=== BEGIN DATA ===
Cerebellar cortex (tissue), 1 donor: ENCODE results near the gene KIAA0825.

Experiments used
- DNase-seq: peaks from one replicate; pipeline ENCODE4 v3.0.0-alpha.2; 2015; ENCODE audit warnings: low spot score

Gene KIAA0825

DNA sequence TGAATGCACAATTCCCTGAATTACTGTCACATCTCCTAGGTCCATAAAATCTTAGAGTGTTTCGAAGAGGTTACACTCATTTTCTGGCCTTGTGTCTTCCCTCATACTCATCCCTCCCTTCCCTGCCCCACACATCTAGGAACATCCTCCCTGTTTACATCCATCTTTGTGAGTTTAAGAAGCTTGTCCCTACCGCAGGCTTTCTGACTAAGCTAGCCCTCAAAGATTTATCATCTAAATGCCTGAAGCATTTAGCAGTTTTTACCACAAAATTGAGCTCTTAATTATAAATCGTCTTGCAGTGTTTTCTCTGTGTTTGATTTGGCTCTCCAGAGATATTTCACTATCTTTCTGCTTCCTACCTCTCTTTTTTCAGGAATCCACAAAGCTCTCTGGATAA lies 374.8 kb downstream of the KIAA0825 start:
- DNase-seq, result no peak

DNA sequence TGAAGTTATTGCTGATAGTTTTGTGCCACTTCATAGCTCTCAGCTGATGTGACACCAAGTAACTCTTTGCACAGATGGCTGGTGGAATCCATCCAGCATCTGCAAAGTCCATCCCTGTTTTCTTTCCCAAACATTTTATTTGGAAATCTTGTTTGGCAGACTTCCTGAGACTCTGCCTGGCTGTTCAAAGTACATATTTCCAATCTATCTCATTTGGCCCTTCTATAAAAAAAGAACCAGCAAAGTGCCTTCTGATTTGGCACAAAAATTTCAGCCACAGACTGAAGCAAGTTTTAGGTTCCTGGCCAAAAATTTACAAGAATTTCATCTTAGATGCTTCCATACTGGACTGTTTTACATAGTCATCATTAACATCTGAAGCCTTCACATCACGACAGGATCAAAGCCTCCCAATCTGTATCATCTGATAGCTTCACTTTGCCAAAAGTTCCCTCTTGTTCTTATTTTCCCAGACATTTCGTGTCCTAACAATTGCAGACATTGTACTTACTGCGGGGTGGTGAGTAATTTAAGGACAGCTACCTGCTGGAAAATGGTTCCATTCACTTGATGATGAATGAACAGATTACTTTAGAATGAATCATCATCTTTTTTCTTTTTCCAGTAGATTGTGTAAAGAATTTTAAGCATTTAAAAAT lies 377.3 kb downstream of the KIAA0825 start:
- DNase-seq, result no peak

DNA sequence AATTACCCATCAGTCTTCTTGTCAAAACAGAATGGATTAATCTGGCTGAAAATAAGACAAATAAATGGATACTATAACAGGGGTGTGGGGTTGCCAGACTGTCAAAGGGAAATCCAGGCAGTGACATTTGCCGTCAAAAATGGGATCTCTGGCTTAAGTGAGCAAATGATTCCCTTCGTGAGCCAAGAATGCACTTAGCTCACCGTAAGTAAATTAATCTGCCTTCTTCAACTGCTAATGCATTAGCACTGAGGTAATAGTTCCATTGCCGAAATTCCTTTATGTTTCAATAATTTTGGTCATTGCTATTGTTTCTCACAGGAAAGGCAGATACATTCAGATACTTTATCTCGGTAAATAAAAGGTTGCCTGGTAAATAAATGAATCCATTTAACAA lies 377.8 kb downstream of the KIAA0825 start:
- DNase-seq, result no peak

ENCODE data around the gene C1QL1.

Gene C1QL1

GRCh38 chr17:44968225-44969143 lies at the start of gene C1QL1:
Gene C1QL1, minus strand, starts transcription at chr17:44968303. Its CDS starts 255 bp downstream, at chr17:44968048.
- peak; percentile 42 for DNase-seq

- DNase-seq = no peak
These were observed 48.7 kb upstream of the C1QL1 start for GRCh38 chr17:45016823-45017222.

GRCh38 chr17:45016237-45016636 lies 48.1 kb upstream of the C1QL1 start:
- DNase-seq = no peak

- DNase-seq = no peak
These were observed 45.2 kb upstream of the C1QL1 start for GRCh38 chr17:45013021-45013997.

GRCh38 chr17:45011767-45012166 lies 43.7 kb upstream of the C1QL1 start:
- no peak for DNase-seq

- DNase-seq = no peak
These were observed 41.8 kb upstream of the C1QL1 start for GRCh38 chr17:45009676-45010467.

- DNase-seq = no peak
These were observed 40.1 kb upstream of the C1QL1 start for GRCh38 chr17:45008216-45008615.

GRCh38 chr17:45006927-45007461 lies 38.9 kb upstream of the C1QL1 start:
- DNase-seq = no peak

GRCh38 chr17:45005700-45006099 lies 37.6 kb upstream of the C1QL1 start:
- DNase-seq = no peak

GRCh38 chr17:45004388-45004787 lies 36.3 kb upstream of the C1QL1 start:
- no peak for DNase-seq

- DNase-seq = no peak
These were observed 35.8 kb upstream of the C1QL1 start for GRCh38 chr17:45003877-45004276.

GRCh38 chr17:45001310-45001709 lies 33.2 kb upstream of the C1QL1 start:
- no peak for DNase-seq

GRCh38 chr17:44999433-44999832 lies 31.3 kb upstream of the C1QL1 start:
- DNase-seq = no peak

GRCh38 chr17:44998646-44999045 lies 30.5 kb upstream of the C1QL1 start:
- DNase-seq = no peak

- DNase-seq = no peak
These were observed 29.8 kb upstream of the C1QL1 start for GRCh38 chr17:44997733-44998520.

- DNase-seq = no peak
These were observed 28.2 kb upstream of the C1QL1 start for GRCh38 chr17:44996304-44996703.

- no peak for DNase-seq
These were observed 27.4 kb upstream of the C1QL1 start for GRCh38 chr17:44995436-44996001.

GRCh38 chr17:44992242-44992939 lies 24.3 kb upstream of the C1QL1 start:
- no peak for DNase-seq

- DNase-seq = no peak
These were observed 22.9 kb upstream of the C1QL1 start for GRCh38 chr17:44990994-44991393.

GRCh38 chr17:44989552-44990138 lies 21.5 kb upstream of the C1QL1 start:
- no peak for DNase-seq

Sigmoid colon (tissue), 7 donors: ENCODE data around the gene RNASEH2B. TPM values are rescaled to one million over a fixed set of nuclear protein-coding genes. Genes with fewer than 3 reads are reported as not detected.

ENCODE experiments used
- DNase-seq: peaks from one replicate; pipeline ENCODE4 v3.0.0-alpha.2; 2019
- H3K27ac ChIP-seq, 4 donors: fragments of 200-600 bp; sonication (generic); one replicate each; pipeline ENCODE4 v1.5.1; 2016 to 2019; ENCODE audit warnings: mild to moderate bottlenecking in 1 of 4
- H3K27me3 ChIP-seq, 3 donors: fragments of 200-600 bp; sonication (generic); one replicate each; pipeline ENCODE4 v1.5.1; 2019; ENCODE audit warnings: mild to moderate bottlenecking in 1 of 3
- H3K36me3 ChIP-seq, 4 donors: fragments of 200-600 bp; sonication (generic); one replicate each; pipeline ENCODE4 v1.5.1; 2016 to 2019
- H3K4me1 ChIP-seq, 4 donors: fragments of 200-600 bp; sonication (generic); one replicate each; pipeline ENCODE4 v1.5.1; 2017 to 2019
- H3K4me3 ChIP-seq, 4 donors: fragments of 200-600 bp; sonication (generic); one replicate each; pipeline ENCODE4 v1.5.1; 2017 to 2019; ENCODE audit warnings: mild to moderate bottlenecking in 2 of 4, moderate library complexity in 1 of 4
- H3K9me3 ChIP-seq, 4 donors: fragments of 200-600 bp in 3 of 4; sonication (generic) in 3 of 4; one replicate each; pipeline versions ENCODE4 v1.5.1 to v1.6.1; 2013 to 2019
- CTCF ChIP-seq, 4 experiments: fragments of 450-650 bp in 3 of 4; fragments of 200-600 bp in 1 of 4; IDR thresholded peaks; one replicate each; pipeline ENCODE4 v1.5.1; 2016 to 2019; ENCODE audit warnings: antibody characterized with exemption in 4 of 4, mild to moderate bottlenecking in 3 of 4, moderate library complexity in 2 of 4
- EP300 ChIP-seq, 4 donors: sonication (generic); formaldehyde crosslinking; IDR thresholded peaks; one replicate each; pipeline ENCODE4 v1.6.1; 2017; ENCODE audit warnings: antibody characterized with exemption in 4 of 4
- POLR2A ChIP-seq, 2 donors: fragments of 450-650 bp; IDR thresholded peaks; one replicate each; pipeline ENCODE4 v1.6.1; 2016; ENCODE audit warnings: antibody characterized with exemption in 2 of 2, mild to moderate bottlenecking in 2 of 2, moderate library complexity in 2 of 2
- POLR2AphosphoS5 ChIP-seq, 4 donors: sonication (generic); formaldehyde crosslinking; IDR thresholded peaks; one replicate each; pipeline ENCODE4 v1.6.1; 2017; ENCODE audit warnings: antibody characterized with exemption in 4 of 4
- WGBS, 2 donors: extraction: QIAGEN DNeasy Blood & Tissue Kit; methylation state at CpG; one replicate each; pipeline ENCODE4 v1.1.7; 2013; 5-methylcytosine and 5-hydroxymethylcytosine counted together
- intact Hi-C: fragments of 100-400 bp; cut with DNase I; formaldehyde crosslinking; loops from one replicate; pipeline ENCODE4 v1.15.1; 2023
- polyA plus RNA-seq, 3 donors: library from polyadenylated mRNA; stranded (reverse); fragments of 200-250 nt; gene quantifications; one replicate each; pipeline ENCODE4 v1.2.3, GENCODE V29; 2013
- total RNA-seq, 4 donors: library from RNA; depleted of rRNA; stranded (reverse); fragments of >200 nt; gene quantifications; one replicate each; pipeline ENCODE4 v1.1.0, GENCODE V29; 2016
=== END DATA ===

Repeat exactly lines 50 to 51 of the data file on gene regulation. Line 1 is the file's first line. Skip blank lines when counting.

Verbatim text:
- DNase-seq = no peak
These were observed 22.9 kb upstream of the C1QL1 start for GRCh38 chr17:44990994-44991393.